Large Art: How Interior Designers Find It When Money Is Tight
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Large Art: How Interior Designers Find It When Money Is Tight

Here’s where design pros source large-scale decorations that don’t cost tens of thousands of dollars.

By Rebecca Malinsky
Mon, Feb 21, 2022 10:08amGrey Clock 4 min

LAUREN MCGRATH has spent the last decade fine-tuning her hunt for statement-making art that won’t break the bank. “Beautiful rugs and sofas are great, but if you don’t have anything on the walls, it doesn’t look complete,” said the Greenwich, Conn., interior designer. Many clients don’t think about art until the budget is tapped out.

Finding reasonably priced large-scale artwork to fill those gaping voids over beds and sofas is particularly tough. But if blue-chip paintings are beyond your reach, you aren’t doomed to hanging museum posters. Here, the newest ways design pros are filling big blank walls when cash is tight.

Wrap the Room

While it’s nice to dream of a virtuosic muralist gracing your room’s four walls with luscious landscapes or abstract panoramas, wallpapers can do that now much more affordably. Exhibit A: the Yunnan mural from French furnishings company Pierre Frey shown above. The misty mountains that envelop the Bethesda, Md., dining room by designer Erica Burns require no more adornment than a simple mirror over the mantel. Murals range from $8.16 a square foot, from online wallpaper purveyor Rebel Walls, to $488 for 24 square feet from West Elm. A 4-metre wide Hudson River landscape based on an antique etching runs approx. $829 on furnishings site One Kings Lane.

Ms. Burns has one warning for mural hangers: Avoid a single statement wall. Envelop the entire room for a modern, finished feel.

A digital tapestry by Zardi & Zardi warms up the bedroom of home restorer Greg Penn’s 19th-century Georgian house in Devon, England.
Dig a Digital Tapestry

Zardi & Zardi, founded by PJ Keeling, started digitally printing tapestries on linen in the early 2000s, at first just as placeholders for historic originals that were being restored. Soon, however, he was taking commissions from interior designers. Now the Gloucestershire, England, company sells its re-creations of European masterpieces online. A popular pastoral style about 7 feet wide, lined and weighted, costs approximately $1,900. “You get a million-dollar look that feels totally original,” said interior designer Martyn Lawrence Bullard, who has hung these tapestries in a 12th-century castle in Italy and a home in Connecticut.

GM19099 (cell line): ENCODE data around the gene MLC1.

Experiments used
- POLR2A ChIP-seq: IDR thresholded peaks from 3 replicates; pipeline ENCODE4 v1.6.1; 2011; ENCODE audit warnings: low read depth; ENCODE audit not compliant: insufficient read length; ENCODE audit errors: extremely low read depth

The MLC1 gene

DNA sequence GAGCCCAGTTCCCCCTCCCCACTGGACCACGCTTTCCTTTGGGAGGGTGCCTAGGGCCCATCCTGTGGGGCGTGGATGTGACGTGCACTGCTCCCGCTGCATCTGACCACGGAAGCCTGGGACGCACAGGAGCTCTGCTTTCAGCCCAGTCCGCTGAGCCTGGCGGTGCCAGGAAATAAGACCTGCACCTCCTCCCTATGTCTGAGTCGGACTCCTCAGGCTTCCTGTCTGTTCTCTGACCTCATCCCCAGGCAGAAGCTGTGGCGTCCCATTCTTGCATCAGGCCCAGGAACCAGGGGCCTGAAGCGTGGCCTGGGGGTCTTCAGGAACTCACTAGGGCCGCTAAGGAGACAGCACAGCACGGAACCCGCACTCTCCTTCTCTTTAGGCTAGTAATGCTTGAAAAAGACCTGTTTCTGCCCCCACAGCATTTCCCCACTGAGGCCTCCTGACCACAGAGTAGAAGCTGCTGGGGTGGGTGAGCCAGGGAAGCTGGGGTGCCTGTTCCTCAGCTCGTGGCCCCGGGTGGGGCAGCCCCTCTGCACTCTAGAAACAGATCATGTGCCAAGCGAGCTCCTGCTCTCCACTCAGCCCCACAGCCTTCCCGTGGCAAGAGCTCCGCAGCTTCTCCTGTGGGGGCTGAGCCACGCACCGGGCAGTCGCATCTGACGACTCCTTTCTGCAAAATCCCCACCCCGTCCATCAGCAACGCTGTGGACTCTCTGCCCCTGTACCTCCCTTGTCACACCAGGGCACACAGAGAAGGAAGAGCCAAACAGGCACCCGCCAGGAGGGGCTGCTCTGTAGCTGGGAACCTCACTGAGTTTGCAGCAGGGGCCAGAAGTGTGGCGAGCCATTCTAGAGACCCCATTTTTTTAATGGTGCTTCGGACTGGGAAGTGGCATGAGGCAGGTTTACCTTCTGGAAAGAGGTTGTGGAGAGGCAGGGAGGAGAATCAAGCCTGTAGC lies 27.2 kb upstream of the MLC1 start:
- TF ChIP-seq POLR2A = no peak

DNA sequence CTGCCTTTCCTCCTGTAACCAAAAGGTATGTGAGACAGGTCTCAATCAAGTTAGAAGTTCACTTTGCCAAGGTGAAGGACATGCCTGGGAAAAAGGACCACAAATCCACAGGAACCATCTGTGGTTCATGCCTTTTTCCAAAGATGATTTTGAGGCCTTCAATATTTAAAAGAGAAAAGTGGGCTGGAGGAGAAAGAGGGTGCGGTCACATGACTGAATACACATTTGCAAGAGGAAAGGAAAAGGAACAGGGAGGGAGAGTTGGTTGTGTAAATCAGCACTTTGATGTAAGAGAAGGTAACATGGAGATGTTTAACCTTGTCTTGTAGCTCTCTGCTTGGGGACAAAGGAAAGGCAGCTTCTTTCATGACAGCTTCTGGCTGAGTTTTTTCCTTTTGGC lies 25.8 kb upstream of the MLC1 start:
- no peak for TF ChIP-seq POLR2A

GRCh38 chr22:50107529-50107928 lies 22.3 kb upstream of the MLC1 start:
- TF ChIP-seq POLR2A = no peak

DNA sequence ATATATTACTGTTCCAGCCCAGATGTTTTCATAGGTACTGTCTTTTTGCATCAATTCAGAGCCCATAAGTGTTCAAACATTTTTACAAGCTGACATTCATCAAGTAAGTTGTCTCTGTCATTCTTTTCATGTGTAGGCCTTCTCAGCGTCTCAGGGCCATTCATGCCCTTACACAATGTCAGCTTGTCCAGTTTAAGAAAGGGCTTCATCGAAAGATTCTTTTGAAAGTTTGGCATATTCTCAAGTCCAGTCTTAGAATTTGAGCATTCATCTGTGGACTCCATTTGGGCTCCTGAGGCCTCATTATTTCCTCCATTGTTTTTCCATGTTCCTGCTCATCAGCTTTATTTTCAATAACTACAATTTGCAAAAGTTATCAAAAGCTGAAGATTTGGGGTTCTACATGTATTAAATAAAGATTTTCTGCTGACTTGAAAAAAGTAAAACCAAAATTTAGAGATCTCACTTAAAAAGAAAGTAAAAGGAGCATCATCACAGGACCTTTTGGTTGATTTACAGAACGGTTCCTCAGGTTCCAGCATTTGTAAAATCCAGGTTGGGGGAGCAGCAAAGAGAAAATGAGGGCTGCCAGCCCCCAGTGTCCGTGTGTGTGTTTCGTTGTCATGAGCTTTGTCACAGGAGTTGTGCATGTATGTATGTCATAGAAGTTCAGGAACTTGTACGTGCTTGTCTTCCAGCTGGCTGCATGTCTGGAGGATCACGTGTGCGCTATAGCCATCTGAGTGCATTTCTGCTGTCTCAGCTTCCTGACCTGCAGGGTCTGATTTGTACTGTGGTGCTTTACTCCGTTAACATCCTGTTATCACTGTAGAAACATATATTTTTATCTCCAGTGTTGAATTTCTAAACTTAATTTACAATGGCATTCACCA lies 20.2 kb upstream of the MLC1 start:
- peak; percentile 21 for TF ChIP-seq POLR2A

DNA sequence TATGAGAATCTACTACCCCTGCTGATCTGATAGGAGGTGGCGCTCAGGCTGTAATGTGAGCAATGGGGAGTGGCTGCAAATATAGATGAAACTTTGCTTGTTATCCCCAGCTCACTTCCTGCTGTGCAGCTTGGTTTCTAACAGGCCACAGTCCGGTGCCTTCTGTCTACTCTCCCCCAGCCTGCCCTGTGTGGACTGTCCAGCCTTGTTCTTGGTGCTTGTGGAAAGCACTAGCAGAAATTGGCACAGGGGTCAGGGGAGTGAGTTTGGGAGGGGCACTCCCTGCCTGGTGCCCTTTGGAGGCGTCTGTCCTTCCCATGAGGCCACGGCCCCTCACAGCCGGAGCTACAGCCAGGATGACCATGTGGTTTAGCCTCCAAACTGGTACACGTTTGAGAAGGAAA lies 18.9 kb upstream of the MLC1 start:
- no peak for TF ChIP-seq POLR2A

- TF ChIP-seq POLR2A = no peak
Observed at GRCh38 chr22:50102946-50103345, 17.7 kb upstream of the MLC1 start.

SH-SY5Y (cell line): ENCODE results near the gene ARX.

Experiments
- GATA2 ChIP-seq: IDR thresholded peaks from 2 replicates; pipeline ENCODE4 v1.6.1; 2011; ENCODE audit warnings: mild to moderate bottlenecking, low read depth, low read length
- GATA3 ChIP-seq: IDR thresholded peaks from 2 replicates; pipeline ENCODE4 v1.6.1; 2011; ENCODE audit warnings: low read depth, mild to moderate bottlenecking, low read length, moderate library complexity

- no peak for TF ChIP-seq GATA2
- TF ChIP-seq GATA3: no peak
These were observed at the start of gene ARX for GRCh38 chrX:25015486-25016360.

Greg Penn, a home restorer in Devon, England, hung a Zardi & Zardi tapestry in the cavernous bedroom of his 19th-century Georgian home. (The studio, which has sponsored posts on Mr. Penn’s @manwithahammer Instagram account, sent him the tapestry gratis.) The classic bucolic hanging warms the vast space and “helps with the acoustics,” he said.

A large-scale photograph by Werner Pawlok hangs in this Rye, N.Y., living room by Greenwich, Conn., interior design team McGrath II.
Stay Local

Small art shops are not only less intimidating than big-name, big-city galleries, they represent lesser-known artists who don’t yet command top dollar. “Starting at a more local level, when it comes to galleries, is the way you’re going to find big pieces that fill a space at an affordable price,” said Ms. McGrath, who nabbed the large-scale, signed photograph (shown above) for $1630 unframed. Her source: Lumas, a website and global network of small galleries whose aim is “the liberation of art” via reasonable prices.

When shopping the local market, room-size paintings—which fewer buyers can accommodate—can be a better deal than modestly scaled art, said Patrick Bradbury, owner of Tuxedo Park Junk Shop in Tuxedo Park, N.Y. He recently scored an 2.2-metres square acrylic work on canvas by American contemporary artist Allan Hacklin for approx. $300 at auction. He advises seeking out vintage shops that have a lot of space to fill. Given his own gallery’s expansive walls, he’s more likely to stock big art than boutique galleries with a small retail footprint. Another plus: Regional operations might let you take the art home so you can see it in situ.

A classroom-style map handsomely establishes a studious tone when hung over a desk in Hilversum, Netherlands.
Look to the Old World

A vintage classroom map of Europe takes up most of the wall behind Caley Weyman’s living room sofa. “It’s always the life of the party,” said the Toronto collectibles dealer. “It doesn’t have a date, so people are always looking for clues as to when it’s from.” She sells vintage wares through her Instagram shop @shipyardvintage and says maps sell immediately. She favours rolling classroom maps over flat maps for their durable vinyl finish, weighted wood dowels and built-in hardware. “They have longevity and hang nicely.” She sources hers at salvage and thrift shops and wouldn’t pay more than $400 for one. Schoolroom maps, which typically span 5 feet, not only bring a bigger statement into your home than a dinky print but convey an equally expansive sense of nostalgia and adventure.


This stylish family home combines a classic palette and finishes with a flexible floorplan

35 North Street Windsor

Just 55 minutes from Sydney, make this your creative getaway located in the majestic Hawkesbury region.